HammerToss, a strain of malware believed to be the work of a Russian cyber-spy crew, attempts to hide itself with multiple layers of obfuscation and copying the behavior of legitimate users. HammerToss uses Twitter, GitHub, and cloud storage services to receive commands and to exfiltrate data from compromised systems.
Having visibility into your endpoints enables you to hunt for this malware using more than just network traffic to common sites. With one of the hashes for the malware in hand, we can start hunting for HammerToss simply by looking for that hash.
You can use this search to find it: md5:d3109c83e07dd5d7fe032dc80c581d08
However, searching for hashes is not a very good solution to this problem. If this malware is modified slightly, it will escape this search because variations of it will have different hashes.
However, there are better searches we can do that will be more effective and cast a wider net. The report mentions the filename of the malware is wermgr.exe. This is also the name of a legitimate Windows binary located in Windows\System32. It runs all processes related to the Windows Error Reporting system. Using this knowledge, we can hunt for the malware by looking for all instances of this filename that are not running out of C:\Windows\System32.
This process also is started by services.exe. So we can alternatively search for all instances of this process that didn’t get started by services.exe.
Of course, if the file has a different name those searches will not work. One of the key features of HammerToss is its ability to blend in with normal network traffic. HammerToss can communicate with its command-and-control server using twitter and GitHub as intermediaries. HammerToss contains an algorithm that generates Twitter handles telling the malware to visit a specific Twitter handle on a specific day. HammerToss will then go to that Twitter page and look for a tweet that tells it what to do next.
Trying to detect when an endpoint goes to a specific pseudorandom-generated Twitter handle via network traffic is near impossible. The same goes for finding malicious traffic to GitHub,as well. Digging through your proxy logs manually to look for it is an even worse idea.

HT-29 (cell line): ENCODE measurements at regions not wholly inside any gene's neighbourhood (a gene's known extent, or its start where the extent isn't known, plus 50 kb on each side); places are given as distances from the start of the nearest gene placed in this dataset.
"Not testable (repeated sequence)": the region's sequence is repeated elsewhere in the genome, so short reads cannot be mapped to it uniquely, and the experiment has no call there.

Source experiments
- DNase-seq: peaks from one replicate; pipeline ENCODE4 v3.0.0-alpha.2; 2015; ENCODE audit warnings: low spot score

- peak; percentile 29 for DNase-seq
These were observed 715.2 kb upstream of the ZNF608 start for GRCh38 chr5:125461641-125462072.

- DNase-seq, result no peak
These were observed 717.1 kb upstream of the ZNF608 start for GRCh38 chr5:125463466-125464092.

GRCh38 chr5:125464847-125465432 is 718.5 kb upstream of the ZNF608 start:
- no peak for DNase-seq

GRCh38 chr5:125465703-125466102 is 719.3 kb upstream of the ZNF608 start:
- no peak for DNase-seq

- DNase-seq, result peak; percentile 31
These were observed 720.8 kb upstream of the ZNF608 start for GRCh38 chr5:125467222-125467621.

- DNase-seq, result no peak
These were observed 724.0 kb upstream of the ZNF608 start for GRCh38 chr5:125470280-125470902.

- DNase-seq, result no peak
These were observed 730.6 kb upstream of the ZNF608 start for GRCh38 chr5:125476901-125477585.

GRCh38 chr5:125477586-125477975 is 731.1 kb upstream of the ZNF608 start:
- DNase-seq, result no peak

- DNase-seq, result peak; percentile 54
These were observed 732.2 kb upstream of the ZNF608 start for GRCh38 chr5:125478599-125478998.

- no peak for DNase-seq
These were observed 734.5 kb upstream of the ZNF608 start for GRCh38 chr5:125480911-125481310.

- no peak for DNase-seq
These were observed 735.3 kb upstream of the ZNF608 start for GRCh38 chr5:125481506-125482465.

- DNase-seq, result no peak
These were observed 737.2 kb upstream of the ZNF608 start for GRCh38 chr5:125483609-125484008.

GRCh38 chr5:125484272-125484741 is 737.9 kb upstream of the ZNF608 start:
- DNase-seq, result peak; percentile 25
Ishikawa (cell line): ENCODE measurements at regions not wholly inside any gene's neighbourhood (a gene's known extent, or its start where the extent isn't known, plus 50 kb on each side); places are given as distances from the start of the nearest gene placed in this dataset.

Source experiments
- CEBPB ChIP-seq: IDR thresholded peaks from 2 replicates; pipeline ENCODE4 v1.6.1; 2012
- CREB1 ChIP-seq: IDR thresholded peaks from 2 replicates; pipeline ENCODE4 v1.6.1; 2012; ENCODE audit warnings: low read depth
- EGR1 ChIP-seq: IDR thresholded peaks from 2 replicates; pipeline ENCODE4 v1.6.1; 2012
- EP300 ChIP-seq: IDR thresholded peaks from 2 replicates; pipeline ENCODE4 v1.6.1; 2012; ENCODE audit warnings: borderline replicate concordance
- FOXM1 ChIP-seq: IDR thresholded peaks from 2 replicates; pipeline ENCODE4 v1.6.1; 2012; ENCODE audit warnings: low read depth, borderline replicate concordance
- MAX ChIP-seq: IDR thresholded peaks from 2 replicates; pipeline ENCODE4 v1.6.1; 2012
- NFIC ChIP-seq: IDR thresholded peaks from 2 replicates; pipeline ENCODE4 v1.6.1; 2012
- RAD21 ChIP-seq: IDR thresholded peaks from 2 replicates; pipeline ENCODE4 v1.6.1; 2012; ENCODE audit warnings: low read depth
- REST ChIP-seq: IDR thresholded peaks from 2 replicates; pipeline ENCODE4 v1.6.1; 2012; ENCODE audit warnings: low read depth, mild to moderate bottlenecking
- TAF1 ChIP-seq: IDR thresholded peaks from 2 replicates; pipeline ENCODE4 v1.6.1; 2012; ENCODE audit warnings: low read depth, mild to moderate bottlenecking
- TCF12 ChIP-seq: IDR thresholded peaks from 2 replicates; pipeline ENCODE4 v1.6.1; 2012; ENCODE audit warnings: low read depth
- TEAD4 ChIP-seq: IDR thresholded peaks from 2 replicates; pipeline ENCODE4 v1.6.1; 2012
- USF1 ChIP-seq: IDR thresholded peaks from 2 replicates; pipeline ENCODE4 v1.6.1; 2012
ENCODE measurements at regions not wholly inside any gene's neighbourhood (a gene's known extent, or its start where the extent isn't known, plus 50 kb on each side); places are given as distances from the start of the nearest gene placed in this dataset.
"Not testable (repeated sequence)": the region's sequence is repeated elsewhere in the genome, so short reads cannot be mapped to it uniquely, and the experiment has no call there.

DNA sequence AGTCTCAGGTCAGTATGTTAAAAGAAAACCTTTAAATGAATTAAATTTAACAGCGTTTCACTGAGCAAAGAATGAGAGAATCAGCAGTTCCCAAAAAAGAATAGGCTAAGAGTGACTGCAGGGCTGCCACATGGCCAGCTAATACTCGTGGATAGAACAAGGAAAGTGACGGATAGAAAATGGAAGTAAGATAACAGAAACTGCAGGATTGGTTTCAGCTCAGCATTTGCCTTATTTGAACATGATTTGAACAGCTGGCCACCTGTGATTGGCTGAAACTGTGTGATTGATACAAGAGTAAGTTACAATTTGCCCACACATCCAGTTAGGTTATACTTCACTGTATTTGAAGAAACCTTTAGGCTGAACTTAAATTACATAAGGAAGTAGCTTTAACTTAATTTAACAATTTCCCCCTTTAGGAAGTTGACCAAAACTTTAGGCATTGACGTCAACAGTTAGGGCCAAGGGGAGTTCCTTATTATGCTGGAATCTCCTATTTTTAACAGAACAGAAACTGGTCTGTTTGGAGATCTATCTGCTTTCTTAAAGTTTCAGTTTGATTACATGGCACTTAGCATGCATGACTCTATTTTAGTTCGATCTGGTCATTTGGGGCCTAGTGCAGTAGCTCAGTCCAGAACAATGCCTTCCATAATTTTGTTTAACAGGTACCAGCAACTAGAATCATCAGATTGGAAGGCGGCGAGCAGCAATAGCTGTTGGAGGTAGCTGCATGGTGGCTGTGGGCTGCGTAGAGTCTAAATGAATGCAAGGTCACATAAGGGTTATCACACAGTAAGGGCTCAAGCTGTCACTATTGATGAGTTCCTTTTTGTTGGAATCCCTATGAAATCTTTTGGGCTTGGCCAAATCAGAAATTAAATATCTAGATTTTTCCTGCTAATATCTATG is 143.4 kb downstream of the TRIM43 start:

This is why having visibility into your endpoints is so critical. The tricks malware uses to hide in network traffic can cause it to stick out on the endpoint. Most traffic to these sites comes from browsers.
Using Carbon Black, there are some searches that can be done that would help detect this suspicious traffic. Since we are interested in processes that communicate with these domains that are not browsers, we can use these searches to find these processes.
domain:twitter.com -process_name:chrome.exe -process_name:iexplorer.exe -process_name:firefox.exe -process_name:safari.exe
domain:github.com -process_name:chrome.exe -process_name:iexplorer.exe -process_name:firefox.exe -process_name:safari.exe
Running searches on some local data, we had more than 46,000 processes that communicate with twitter.com. Removing the browser processes in the search above drops the number down to fewer than 1,000, with only 34 unique process names. This is a small enough number that they could be investigated and removed from the search to make it even more powerful.
Without visibility on your endpoints, finding this malware is much more complex. However, as you can see, there are many different ways you can hunt for this malware—if you have visibility on your endpoints. As usual, these searches are merely starting points that will enable you to hunt for and investigate suspicious activity on your endpoints—and then eliminate dangerous files.